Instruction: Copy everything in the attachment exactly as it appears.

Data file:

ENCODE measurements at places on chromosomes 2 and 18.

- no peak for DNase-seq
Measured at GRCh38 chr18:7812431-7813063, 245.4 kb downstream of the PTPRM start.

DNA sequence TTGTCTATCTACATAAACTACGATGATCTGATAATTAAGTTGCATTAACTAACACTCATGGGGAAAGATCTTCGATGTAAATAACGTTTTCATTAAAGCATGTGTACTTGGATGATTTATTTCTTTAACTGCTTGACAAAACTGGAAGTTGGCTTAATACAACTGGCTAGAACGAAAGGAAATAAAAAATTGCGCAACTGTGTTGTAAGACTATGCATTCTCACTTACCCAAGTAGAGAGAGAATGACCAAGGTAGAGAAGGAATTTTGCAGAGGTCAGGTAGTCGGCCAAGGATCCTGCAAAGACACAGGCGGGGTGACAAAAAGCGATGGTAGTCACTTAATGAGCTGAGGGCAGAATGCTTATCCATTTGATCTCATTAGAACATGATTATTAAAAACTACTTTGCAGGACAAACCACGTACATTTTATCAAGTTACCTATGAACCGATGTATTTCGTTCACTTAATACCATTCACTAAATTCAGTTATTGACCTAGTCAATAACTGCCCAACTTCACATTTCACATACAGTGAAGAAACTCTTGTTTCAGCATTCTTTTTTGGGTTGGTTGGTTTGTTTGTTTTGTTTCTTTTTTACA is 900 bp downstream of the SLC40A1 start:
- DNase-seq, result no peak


ENCODE measurements at places on chromosomes 2 and 18.

- no peak for DNase-seq
Measured at GRCh38 chr18:7812431-7813063, 245.4 kb downstream of the PTPRM start.

DNA sequence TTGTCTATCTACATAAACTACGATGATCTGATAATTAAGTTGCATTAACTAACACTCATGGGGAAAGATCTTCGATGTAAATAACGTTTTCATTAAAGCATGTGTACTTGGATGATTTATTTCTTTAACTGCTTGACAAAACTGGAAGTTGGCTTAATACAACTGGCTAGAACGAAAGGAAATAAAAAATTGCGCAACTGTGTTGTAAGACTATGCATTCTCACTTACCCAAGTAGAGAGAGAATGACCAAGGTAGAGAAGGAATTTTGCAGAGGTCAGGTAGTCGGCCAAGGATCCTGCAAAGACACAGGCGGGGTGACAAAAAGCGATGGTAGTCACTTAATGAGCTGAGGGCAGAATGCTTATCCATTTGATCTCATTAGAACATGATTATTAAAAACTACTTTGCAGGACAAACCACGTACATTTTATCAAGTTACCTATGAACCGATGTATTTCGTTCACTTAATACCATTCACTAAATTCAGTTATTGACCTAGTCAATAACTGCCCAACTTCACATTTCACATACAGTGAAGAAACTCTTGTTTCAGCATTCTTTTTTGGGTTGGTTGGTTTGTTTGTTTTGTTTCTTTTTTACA is 900 bp downstream of the SLC40A1 start:
- DNase-seq, result no peak